NOTES FOR THE HISTORIANS
Graham is an unrepentantly English name for an exquisitely
English watch. If you're interested in the minutiae of watch
making, Graham was the surname of George Graham, born in 1673,
master watchmaker who lived in Fleet Street in London.
London was definitely the place to be if you were interested in
watchmaking in the 17th and 18th centuries. A highly developed
city, it had a business culture, the world's first scientific
society and a navy all of which had pressing time keeping
Like many Brits before and after him, Graham was more interested
in generating lots of ideas than in making money. He created
several inventions but never patented any of them.
For example, he created the first stopwatch. He devised a
mercury pendulum system for making clocks more accurate in very hot
and very cold weather. He also invented the dead-beat escapement
which made clocks more accurate in general and built the master
clock for Greenwich Royal Observatory. The escapement he invented
is today simply known as the Graham Escapement and still used in
high-precision pendulum clocks. It is actually a predecessor to the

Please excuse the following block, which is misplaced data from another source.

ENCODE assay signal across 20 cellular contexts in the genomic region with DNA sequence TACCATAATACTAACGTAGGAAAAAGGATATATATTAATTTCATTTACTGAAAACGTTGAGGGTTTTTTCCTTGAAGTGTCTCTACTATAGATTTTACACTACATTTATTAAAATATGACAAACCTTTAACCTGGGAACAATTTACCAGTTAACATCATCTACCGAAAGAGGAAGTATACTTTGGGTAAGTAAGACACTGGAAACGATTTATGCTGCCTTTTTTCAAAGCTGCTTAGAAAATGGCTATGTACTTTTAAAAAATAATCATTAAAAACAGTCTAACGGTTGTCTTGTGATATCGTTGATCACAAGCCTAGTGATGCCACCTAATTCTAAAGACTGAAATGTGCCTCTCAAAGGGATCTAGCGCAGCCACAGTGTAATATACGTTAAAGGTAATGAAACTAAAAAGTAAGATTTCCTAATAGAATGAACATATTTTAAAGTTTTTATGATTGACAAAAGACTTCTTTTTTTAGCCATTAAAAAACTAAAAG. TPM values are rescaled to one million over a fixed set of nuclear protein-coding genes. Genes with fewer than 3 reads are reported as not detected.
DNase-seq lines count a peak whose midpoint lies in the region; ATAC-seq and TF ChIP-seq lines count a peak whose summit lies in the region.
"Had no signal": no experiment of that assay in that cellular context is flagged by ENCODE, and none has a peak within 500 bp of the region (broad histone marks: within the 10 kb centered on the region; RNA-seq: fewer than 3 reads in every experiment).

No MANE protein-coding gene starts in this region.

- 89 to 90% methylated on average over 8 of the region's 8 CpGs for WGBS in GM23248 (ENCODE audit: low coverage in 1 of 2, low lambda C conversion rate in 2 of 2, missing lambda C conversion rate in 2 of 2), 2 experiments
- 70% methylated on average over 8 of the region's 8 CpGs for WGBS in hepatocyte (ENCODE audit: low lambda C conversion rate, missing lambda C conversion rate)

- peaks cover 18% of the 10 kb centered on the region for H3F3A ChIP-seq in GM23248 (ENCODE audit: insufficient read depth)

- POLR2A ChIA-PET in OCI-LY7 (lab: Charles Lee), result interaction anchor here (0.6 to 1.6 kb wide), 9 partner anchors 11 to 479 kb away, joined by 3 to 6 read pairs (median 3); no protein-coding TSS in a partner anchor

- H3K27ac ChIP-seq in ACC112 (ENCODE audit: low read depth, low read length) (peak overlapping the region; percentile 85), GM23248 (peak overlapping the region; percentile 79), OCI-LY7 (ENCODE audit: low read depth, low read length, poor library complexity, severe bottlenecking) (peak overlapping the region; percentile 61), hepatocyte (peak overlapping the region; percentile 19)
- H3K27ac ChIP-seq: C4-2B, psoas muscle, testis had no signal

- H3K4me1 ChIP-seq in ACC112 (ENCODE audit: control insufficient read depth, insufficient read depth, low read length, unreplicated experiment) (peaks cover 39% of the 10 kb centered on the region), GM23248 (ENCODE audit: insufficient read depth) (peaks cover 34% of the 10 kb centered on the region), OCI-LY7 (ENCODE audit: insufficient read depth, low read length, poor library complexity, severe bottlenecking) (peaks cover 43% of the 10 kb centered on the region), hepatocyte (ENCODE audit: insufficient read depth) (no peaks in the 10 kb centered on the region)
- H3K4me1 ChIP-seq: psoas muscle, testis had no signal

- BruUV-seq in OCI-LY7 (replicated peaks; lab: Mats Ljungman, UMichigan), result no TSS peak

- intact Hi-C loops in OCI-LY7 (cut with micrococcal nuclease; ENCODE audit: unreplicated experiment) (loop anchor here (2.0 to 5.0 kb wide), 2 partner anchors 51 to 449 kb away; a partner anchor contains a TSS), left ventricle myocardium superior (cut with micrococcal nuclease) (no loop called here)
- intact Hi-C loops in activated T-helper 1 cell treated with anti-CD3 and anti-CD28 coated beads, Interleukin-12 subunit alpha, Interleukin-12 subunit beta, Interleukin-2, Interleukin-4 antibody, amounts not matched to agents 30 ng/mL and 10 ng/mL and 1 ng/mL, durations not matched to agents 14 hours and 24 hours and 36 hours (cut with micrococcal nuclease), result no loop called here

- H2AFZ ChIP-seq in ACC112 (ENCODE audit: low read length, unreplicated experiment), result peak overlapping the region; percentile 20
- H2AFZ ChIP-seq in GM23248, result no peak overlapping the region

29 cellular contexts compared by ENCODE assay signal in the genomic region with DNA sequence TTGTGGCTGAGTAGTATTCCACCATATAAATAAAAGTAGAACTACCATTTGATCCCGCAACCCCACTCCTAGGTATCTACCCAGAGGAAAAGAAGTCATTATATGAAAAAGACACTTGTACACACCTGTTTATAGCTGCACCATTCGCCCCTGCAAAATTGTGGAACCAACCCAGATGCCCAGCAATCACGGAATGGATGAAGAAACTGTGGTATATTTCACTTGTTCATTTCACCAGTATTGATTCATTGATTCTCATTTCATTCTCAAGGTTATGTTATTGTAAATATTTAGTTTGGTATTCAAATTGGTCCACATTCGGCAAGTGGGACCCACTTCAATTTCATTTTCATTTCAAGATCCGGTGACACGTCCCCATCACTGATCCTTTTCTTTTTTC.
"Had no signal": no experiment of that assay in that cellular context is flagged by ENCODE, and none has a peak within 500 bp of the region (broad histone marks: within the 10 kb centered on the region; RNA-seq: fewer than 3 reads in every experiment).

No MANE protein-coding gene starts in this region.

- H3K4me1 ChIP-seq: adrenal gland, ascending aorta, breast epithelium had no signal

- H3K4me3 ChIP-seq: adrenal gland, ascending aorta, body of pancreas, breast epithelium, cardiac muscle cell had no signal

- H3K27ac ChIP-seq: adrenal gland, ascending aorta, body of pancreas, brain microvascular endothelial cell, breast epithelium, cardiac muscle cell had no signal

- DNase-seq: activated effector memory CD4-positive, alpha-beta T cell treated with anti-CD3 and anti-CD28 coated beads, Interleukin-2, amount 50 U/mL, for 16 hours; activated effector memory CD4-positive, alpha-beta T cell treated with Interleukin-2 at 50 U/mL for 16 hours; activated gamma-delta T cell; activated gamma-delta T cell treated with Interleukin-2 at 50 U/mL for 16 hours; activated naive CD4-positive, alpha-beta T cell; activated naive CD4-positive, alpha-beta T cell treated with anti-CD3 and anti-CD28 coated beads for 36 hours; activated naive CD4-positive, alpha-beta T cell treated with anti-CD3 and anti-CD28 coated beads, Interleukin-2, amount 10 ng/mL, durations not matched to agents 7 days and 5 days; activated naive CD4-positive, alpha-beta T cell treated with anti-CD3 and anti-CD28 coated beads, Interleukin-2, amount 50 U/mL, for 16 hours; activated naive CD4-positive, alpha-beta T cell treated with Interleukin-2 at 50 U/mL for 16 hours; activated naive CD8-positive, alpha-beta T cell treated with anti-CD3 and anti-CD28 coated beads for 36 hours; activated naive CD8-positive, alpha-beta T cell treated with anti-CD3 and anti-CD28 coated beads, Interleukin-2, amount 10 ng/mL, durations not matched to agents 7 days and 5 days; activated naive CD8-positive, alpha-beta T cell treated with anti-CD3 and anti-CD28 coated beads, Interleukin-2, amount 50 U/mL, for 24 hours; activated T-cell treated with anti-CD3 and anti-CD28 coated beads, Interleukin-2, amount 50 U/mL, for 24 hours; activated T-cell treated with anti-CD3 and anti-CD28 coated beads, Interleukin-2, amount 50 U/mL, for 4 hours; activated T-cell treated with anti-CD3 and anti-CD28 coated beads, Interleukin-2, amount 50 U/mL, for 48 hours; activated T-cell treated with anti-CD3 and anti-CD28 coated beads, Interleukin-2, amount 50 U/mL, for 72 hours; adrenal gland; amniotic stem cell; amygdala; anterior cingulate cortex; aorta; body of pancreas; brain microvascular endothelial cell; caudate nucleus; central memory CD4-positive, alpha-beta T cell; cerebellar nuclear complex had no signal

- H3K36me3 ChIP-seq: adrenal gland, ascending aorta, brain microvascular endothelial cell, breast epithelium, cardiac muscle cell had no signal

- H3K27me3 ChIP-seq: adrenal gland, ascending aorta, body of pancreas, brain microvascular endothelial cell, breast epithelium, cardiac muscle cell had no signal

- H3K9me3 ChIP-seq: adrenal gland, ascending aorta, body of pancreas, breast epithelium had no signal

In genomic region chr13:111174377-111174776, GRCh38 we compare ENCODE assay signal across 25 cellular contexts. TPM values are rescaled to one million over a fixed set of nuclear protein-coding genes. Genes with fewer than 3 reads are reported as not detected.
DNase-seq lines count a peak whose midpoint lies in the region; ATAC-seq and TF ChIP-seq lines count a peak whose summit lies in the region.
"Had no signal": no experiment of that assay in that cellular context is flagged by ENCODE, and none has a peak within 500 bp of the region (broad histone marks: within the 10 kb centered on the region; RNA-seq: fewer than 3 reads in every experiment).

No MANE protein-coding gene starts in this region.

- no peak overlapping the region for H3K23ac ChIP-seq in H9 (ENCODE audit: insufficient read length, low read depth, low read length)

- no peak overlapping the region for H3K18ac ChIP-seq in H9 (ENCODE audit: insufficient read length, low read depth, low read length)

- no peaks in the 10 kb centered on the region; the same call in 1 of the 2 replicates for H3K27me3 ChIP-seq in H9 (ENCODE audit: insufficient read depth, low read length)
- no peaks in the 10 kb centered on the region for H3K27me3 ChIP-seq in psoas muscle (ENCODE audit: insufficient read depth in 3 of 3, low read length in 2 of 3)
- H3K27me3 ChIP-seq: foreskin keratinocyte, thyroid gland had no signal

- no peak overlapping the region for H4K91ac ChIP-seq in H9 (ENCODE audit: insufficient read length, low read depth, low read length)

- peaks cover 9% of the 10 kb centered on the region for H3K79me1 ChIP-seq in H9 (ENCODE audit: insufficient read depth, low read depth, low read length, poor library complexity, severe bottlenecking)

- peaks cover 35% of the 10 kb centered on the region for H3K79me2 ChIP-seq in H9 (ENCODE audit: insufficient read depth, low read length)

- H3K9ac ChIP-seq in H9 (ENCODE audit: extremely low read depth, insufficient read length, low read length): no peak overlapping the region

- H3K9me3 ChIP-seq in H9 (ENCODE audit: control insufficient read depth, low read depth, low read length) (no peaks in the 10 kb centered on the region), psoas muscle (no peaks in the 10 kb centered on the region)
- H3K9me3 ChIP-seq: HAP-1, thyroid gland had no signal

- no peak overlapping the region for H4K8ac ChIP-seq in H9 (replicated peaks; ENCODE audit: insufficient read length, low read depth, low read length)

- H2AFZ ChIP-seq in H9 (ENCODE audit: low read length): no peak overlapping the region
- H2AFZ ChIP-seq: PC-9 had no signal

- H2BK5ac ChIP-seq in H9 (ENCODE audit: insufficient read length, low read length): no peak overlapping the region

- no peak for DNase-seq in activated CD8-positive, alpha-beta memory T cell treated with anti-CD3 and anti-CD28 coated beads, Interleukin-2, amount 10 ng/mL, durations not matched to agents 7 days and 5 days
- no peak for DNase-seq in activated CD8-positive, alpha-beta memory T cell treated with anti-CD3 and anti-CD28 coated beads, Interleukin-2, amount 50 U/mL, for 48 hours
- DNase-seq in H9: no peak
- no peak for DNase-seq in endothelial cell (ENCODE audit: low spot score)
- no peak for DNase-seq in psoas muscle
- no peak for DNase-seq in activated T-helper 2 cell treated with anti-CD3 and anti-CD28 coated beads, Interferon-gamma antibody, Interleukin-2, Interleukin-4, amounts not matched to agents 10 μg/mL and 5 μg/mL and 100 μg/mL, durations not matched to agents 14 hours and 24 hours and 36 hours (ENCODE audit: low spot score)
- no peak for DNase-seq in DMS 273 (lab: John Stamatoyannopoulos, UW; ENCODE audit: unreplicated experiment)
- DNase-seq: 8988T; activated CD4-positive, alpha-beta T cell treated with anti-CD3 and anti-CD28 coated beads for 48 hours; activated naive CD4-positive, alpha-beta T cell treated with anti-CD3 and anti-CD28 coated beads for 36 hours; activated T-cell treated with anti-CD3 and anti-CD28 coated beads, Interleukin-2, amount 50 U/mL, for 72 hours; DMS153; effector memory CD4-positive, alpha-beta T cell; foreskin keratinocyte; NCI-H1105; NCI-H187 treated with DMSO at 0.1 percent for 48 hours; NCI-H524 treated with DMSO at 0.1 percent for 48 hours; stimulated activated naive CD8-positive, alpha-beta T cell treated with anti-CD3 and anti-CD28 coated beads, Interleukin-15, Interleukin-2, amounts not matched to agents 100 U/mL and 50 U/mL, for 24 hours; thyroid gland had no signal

Swiss anchor movement almost universally used in wristwatches.
Graham had a pretty open attitude to sharing his innovations. He
often helped fellow horologists like John Harrison and Julien Le
Roy to solve problems, and for this acquired the nickname "honest
George Graham had learnt his trade from Henry Aske and went on
to work for Thomas Tompion. Graham and Tompion moved from being
colleagues to friends, with George marrying Tompion's niece,
Elizabeth. In 1713, after Tompion's death, Graham took over the
London had a business culture, the world's first
scientific society and a navy all of which had pressing time
Graham became a veritable pillar of the scientific and
clockmaking establishment and in 1721, he was elected as a
Fellow of the Royal Society and contributed over twenty
papers to its scientific journal, the Philosophical
Transactions. George Graham became Master of the Clockmakers'
Company in 1722.
Graham died in 1751 and was buried in Westminster Abbey in the
same grave as his mentor and friend, Thomas Tompion. The
inscription of the stone reads:
George Graham of London, watchmaker and F.R.S. whose curious
inventions do honour to ye British genius whose accurate
performance are ye standard of mechanic skill. He died ye XVI of
November MDCCLI in the LXXVIII year of his age.
George Graham's curious inventions are the inspiration
behind our watches.